Here's a cool video about The Ghost Hotel:

Credits: Sarasota History Alive, The Observer, Jeff LaHurd

Friday, September 9, 2016

Sarasota's Bustling Five Points

Drawing by John Hardy for the Sarasota Herald Tribune circa 1951

The bustling roundabout intersection known as ‘Five Points’ is, historically, the anchor of downtown Sarasota. Located at the Pineapple, Main and Central Intersection, this downtown spot is well-known to us ‘Hometowners’. 

My memories go back to the mid-fifties and include pushing my little sister, who was on a float in the Sara de Soto Pageant Parade, down Main Street, headed for the Sarasota Municipal Auditorium. I remember feeling awkward and almost embarrassed being on display at the time, but now it’s a fond memory. I also remember passing by Five Points on the way to the City Pier to get permits with my dad, who was a builder here in the fifties and sixties. The Sarasota government offices were located on the pier at that time before moving to their downtown location. (More on this in a future Blog!)

Many activities thrived and culminated at Five Points back then. My wife remembers blisters on her heals from marching down Main Street to Five Points with the Sarasota High School marching band back in the late sixties. Her mom often told stories of her participation in the parade and the filming of the movie, The Greatest Show on Earth, about the Ringling Brothers Circus...and I was in the crowd watching the grand parade as it was being filmed.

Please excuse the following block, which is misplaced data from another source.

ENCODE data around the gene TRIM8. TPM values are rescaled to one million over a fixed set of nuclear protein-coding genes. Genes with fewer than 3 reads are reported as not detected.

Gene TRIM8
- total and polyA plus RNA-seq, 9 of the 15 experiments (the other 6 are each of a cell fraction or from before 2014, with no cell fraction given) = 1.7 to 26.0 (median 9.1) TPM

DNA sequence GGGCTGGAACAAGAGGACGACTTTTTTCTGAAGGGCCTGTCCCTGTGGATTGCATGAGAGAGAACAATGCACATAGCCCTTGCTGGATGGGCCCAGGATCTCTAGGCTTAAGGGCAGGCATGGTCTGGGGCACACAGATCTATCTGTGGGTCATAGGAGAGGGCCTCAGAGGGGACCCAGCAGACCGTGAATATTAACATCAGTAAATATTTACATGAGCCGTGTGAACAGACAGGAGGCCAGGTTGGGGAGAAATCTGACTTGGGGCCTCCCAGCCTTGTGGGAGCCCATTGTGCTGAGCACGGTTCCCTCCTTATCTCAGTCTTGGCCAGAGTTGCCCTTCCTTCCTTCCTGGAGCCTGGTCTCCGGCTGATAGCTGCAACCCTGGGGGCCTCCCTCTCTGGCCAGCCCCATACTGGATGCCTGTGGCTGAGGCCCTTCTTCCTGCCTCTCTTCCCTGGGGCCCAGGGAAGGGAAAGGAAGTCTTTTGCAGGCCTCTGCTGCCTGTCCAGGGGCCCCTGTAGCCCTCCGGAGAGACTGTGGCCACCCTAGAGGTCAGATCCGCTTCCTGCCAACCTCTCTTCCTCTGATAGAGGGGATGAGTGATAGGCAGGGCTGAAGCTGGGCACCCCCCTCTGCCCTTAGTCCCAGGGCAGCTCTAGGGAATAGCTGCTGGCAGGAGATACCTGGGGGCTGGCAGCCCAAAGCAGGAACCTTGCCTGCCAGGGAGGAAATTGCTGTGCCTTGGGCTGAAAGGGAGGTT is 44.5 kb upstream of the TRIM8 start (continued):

Her dad, artist John Hardy, labeled Five Points as ‘The Hub of a Great Art Center’ in the late forties. He was attending Ringling School of Art (as it was known back then) and worked at the Sarasota Herald Tribune as the Art Director. His drawing of Five Points for the Herald Tribune depicted here shows lots of activity during those bustling days before the malls took much of the downtown business away to the suburbs of Sarasota. The centerpiece of the drawing is the stone monument, which was installed in 1928, honoring our Sarasota soldiers who served us proudly. The monument was moved to Gulfstream Avenue on the Bayfront in 1954 because it was considered a traffic hazard. I remember it as the focal point of downtown Sarasota and will hold on to my memories!

If you are looking for real estate in downtown Sarasota, call me at 941-315-1185 and I can show you today's beautiful Sarasota and tell you stories about the wonderful history of my Hometown.

Here’s a great article about Five Points and the Monument by ABC 7/My Suncoast’s Linda Carson. As Linda said: “It still remains the heart of Sarasota.”

Thursday, September 1, 2016

Memories of Siesta Key

My wife and I both grew up in Sarasota. We are Baby Boomers, so we have seen a lot of changes over the years. One of my wife’s favorite stories is about a condo I sold on Siesta Key at Beach Villas. When I mentioned the listing to Liz, she asked me the address and when I told her it was 221 Beach Road, she got teary-eyed.